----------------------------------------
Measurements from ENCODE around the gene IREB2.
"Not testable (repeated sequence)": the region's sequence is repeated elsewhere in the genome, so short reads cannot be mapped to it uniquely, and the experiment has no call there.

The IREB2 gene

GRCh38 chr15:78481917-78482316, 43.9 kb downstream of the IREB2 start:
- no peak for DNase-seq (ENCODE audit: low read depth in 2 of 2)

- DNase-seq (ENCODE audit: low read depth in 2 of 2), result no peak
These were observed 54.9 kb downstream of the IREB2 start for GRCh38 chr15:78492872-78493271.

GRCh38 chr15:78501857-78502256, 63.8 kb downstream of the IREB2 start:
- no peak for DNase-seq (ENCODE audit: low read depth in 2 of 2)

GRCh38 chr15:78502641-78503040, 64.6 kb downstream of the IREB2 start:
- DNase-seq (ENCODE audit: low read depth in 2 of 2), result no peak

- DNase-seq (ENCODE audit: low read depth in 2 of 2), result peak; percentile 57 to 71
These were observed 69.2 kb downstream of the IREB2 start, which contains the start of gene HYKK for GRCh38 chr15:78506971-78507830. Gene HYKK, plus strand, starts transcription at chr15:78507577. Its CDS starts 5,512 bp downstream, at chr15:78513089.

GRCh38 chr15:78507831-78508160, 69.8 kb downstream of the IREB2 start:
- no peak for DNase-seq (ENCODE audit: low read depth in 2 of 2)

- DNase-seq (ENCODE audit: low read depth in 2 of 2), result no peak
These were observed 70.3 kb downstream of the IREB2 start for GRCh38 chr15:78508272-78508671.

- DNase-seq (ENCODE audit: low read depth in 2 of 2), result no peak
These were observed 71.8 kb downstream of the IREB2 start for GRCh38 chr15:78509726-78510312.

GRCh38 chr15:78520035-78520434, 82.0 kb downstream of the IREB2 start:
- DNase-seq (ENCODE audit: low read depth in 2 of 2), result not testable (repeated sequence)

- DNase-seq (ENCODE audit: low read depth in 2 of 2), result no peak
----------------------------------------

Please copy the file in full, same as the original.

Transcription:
Measurements from ENCODE around the gene IREB2.
"Not testable (repeated sequence)": the region's sequence is repeated elsewhere in the genome, so short reads cannot be mapped to it uniquely, and the experiment has no call there.

The IREB2 gene

GRCh38 chr15:78481917-78482316, 43.9 kb downstream of the IREB2 start:
- no peak for DNase-seq (ENCODE audit: low read depth in 2 of 2)

- DNase-seq (ENCODE audit: low read depth in 2 of 2), result no peak
These were observed 54.9 kb downstream of the IREB2 start for GRCh38 chr15:78492872-78493271.

GRCh38 chr15:78501857-78502256, 63.8 kb downstream of the IREB2 start:
- no peak for DNase-seq (ENCODE audit: low read depth in 2 of 2)

GRCh38 chr15:78502641-78503040, 64.6 kb downstream of the IREB2 start:
- DNase-seq (ENCODE audit: low read depth in 2 of 2), result no peak

- DNase-seq (ENCODE audit: low read depth in 2 of 2), result peak; percentile 57 to 71
These were observed 69.2 kb downstream of the IREB2 start, which contains the start of gene HYKK for GRCh38 chr15:78506971-78507830. Gene HYKK, plus strand, starts transcription at chr15:78507577. Its CDS starts 5,512 bp downstream, at chr15:78513089.

GRCh38 chr15:78507831-78508160, 69.8 kb downstream of the IREB2 start:
- no peak for DNase-seq (ENCODE audit: low read depth in 2 of 2)

- DNase-seq (ENCODE audit: low read depth in 2 of 2), result no peak
These were observed 70.3 kb downstream of the IREB2 start for GRCh38 chr15:78508272-78508671.

- DNase-seq (ENCODE audit: low read depth in 2 of 2), result no peak
These were observed 71.8 kb downstream of the IREB2 start for GRCh38 chr15:78509726-78510312.

GRCh38 chr15:78520035-78520434, 82.0 kb downstream of the IREB2 start:
- DNase-seq (ENCODE audit: low read depth in 2 of 2), result not testable (repeated sequence)

- DNase-seq (ENCODE audit: low read depth in 2 of 2), result no peak